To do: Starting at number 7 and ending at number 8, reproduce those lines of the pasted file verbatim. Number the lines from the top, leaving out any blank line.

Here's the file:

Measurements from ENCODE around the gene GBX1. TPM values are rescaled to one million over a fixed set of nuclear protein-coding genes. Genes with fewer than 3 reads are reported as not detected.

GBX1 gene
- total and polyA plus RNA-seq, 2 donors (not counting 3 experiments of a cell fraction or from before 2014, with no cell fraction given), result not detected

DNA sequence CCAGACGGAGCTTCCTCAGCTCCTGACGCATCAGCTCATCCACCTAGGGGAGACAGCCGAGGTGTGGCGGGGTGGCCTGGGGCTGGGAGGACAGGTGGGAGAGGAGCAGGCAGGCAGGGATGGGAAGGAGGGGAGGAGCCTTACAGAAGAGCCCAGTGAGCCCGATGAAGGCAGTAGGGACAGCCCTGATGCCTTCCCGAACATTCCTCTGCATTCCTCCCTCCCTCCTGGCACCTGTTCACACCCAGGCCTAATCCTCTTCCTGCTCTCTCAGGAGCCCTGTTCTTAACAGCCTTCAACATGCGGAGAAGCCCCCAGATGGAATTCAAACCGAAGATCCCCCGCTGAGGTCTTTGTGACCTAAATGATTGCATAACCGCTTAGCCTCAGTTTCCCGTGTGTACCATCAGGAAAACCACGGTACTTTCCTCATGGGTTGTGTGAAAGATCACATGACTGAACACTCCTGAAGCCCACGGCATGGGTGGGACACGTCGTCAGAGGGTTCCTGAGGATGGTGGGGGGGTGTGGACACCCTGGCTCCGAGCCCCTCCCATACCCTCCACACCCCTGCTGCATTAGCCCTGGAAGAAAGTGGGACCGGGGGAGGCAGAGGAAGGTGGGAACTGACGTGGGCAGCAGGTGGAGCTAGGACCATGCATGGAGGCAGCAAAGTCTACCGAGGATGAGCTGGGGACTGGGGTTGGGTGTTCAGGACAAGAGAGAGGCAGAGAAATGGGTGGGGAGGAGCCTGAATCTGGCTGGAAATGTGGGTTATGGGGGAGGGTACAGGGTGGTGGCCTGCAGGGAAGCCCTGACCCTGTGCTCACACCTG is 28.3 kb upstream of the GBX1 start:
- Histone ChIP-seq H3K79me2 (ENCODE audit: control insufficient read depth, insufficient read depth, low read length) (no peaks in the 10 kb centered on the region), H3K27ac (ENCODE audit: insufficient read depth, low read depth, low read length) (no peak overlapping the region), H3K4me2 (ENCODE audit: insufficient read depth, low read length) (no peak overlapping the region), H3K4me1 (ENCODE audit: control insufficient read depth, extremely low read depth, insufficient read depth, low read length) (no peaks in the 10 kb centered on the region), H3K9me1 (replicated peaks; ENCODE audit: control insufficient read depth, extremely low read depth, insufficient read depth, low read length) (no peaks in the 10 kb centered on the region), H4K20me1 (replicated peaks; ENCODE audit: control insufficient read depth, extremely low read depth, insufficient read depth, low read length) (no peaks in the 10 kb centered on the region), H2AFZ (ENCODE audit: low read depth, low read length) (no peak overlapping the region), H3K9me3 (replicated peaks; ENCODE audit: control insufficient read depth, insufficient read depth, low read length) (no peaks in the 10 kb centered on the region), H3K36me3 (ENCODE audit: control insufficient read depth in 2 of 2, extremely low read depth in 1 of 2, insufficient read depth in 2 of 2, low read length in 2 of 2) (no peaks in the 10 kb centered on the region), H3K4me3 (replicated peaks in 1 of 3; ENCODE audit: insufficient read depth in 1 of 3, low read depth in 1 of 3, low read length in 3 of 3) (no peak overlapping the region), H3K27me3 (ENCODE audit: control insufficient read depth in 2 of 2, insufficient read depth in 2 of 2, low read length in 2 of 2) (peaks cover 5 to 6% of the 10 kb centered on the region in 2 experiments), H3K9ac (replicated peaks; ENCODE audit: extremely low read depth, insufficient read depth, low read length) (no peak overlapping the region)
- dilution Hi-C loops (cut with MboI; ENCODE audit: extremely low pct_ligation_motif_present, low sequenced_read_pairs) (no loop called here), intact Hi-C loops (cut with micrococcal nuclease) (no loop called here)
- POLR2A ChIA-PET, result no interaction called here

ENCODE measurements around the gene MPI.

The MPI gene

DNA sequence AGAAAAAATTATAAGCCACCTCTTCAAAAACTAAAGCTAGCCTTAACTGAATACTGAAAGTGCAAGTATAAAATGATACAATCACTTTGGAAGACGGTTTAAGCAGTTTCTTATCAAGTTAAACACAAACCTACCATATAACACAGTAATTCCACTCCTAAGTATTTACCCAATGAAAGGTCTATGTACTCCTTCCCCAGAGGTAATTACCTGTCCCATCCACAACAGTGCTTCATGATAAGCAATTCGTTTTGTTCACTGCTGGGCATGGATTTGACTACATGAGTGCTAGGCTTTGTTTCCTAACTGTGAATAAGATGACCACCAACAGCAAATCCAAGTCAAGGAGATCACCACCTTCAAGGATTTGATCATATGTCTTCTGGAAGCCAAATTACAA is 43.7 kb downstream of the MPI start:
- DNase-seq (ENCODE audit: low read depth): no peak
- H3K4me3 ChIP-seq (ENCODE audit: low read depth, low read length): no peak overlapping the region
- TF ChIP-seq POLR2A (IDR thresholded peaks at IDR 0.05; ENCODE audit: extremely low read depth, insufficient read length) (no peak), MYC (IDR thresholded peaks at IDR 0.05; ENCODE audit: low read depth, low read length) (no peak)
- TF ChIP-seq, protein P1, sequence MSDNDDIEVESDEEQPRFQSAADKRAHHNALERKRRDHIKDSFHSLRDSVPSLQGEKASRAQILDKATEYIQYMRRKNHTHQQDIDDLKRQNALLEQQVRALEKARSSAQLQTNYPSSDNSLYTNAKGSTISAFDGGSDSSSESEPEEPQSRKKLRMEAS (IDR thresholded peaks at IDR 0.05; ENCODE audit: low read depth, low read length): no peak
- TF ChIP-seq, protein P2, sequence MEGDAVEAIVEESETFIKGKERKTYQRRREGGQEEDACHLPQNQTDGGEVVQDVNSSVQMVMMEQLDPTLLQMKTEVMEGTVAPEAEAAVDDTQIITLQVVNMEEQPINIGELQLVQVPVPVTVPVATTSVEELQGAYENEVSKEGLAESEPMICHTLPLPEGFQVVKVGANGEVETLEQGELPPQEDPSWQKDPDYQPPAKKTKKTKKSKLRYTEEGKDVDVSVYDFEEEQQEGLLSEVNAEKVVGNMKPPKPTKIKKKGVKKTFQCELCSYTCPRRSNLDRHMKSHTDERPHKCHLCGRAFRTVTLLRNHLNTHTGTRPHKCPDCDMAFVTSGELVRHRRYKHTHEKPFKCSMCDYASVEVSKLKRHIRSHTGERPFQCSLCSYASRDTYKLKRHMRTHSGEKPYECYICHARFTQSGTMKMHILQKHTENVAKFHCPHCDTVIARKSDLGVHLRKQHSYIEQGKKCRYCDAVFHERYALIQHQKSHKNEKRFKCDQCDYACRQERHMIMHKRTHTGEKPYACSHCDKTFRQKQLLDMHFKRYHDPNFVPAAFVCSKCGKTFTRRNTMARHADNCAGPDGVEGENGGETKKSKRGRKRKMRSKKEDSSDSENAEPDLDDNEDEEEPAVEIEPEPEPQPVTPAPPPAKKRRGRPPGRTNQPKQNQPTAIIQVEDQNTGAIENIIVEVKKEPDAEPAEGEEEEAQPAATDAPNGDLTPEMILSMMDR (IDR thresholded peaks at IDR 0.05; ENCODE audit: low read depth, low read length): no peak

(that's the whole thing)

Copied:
- POLR2A ChIA-PET, result no interaction called here

ENCODE measurements around the gene MPI.